The U.S. Department of Energy has granted $10 million to a multidisciplinary team, including researchers at the University of California, Irvine, to devise new methods for recycling end-of-life lithium-ion battery materials. The goal of the research and development project is to reduce the cost of power cell manufacturing, increase performance, reduce chemical waste and minimize geopolitical risks from the acquisition of raw materials.
“Only through the triumph of recycling can we truly address our nation’s dependence on imported lithium, nickel and cobalt, along with the associated supply chain risks they pose,” said UCI principal investigator Huolin Xin, professor of physics & astronomy.
Xin’s role in the effort will be to lead the development of new methods for upgrading recycled cathode powders. “Considering the cathode chemistry, the ratio of nickel, magnesium and cobalt will be adjusted or some new elements will be added, giving the cathode enhanced powers that were not available in the pre-recycled version,” he said.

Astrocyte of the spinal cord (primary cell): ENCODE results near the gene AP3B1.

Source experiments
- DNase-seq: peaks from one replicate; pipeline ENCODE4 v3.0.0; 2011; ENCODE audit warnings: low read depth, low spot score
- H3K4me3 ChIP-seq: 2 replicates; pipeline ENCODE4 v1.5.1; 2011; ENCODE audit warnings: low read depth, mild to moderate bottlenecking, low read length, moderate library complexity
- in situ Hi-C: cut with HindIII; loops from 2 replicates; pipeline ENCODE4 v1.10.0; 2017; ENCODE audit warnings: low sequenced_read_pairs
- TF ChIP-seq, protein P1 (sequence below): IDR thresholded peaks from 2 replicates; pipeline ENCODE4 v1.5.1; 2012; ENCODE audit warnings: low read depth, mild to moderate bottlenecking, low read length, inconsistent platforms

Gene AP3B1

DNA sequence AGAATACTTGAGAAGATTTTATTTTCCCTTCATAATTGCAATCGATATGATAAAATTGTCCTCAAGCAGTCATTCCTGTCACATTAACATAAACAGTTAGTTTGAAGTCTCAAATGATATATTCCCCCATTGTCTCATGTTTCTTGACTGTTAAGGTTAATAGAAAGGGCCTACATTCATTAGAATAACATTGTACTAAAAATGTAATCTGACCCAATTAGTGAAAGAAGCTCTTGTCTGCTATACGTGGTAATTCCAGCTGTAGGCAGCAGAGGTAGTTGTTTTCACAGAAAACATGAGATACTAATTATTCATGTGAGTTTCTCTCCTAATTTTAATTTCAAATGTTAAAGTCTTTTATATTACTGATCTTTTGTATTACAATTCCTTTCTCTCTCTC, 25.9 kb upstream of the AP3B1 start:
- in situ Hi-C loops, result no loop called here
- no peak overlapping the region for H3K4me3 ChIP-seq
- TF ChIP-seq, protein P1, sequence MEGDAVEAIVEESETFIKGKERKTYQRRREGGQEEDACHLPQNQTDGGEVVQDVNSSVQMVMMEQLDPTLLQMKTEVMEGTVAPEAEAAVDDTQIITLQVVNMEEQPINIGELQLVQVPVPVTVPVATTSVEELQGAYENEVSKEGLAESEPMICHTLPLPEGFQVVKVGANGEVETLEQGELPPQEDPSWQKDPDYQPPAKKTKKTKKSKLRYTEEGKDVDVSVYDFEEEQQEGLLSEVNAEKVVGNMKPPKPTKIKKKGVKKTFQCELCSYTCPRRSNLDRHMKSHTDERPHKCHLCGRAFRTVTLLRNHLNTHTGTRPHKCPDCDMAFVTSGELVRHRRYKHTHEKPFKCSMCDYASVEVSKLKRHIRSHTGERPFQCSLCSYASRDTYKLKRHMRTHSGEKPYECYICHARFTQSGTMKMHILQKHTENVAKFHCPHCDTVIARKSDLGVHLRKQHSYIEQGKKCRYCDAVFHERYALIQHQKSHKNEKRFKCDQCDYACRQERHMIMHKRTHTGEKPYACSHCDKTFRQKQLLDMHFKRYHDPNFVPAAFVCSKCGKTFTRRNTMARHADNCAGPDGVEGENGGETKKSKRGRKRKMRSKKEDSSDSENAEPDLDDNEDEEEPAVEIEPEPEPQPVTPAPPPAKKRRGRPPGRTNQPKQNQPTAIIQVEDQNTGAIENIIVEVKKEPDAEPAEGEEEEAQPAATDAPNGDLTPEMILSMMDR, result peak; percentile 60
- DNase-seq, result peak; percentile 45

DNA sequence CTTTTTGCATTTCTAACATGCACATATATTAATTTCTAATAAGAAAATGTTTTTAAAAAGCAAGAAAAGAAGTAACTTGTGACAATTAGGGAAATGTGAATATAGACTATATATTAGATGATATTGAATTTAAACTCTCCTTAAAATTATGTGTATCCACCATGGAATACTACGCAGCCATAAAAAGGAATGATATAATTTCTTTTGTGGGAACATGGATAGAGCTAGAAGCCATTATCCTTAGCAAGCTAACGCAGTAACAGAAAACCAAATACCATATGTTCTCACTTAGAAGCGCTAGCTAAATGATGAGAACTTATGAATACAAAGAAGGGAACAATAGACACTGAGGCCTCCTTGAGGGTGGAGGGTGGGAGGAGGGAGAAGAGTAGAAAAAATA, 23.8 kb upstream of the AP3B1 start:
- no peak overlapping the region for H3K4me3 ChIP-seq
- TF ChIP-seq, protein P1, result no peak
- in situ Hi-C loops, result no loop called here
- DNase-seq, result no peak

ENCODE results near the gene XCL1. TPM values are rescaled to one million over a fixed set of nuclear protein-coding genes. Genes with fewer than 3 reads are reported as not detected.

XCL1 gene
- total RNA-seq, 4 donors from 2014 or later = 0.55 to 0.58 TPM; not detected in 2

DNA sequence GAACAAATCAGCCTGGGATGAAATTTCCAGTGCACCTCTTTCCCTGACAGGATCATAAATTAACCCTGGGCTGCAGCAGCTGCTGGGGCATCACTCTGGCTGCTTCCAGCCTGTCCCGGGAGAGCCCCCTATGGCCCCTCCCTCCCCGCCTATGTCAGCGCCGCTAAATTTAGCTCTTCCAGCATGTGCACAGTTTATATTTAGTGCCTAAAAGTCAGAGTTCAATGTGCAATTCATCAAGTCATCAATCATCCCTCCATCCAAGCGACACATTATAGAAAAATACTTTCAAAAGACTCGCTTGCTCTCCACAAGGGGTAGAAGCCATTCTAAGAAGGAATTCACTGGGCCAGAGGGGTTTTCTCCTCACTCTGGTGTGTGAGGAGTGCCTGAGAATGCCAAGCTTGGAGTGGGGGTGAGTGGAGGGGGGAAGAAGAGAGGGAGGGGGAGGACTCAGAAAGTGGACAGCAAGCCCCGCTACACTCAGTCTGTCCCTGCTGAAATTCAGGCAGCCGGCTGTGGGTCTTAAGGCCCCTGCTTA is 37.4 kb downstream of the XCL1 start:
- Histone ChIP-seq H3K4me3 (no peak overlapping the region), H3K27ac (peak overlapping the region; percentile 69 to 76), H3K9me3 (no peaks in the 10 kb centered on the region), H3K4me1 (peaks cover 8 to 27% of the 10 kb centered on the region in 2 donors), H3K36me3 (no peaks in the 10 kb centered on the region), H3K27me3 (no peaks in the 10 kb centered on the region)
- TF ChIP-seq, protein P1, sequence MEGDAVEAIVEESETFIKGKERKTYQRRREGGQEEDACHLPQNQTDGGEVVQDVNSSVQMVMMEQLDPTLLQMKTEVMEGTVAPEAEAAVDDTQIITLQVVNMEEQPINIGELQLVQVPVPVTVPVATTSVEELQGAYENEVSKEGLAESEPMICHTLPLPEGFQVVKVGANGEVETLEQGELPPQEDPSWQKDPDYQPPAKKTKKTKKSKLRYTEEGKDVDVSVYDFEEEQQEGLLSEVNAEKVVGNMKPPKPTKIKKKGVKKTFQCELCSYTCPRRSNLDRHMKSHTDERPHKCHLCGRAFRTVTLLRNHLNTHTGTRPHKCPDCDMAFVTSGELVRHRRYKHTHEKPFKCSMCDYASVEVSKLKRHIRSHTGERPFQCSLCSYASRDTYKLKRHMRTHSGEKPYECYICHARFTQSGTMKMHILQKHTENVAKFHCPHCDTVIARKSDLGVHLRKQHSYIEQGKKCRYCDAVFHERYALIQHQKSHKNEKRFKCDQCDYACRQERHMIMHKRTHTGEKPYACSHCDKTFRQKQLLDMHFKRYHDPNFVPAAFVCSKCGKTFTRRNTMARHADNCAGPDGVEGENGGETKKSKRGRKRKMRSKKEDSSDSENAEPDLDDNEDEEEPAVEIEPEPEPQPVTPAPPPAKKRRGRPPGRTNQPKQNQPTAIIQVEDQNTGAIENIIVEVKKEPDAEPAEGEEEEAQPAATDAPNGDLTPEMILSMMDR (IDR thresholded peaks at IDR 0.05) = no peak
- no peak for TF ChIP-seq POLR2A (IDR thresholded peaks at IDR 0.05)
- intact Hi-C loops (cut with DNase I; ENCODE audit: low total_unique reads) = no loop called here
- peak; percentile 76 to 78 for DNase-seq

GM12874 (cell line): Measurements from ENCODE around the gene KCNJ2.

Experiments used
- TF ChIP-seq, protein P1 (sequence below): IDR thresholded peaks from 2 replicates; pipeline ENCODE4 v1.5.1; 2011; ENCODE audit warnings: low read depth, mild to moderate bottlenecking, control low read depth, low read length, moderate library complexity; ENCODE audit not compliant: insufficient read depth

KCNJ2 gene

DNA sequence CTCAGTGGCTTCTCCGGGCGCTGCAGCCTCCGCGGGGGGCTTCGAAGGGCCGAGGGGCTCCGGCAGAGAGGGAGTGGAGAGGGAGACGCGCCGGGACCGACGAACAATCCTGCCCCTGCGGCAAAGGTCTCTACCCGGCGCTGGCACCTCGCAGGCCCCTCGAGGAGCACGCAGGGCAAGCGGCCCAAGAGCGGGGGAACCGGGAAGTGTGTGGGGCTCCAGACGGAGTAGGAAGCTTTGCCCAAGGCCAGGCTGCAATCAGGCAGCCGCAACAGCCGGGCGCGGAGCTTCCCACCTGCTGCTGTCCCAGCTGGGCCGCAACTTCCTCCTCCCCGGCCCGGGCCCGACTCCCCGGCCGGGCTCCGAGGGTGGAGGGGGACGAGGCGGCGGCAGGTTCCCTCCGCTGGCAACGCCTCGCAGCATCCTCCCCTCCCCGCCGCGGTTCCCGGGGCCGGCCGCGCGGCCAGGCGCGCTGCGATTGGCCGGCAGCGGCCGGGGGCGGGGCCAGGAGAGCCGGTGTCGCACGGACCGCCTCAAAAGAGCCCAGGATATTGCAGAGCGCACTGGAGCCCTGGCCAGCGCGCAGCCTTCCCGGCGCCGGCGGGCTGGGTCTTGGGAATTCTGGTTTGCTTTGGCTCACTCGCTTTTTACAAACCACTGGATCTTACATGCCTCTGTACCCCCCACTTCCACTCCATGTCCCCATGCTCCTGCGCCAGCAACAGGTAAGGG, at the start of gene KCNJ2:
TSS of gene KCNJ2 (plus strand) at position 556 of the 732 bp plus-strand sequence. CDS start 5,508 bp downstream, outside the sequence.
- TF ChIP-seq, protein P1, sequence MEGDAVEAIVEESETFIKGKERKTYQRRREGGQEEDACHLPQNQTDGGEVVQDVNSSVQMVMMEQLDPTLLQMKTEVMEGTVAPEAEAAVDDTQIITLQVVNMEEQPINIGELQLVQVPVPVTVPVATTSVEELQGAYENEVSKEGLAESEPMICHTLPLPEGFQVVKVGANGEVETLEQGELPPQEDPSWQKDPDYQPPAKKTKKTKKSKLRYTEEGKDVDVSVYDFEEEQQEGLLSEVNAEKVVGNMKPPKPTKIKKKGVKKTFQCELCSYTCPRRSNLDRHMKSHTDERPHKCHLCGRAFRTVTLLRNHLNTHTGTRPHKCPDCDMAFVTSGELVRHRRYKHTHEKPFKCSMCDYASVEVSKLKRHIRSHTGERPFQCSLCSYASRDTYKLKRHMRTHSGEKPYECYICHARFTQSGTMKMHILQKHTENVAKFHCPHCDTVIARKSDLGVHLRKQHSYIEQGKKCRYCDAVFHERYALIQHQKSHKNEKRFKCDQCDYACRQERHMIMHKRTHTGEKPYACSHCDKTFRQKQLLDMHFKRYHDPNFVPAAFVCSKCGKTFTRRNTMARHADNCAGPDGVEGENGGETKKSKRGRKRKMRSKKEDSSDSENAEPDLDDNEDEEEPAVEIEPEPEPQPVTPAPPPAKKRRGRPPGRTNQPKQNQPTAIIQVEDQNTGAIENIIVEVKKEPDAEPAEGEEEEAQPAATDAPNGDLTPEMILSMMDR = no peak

Studying the transformation of materials at the atomic scale will enable Xin and his team to create novel approaches for making consumer electronics battery materials suitable for use in transportation applications.
While Xin’s group will focus battery elements and composites at the level of atoms, partner institutions, including Argonne National Laboratory, National Renewable Energy Laboratory, Oak Ridge National Laboratory and Princeton Nu Energy Inc., will offer expertise in manufacturing, assembly and disassembly and the safe handling of battery pack materials not related to cathodes and anodes.
Project funding, which originated with the Bipartisan Infrastructure Bill signed into law by President Joe Biden in 2022, will support the construction of advanced factories on U.S. soil to conduct recycling and upcycling operations. UCI and the other participating institutions will contribute $2 million in cost-sharing funds, bringing the total project budget to $12 million.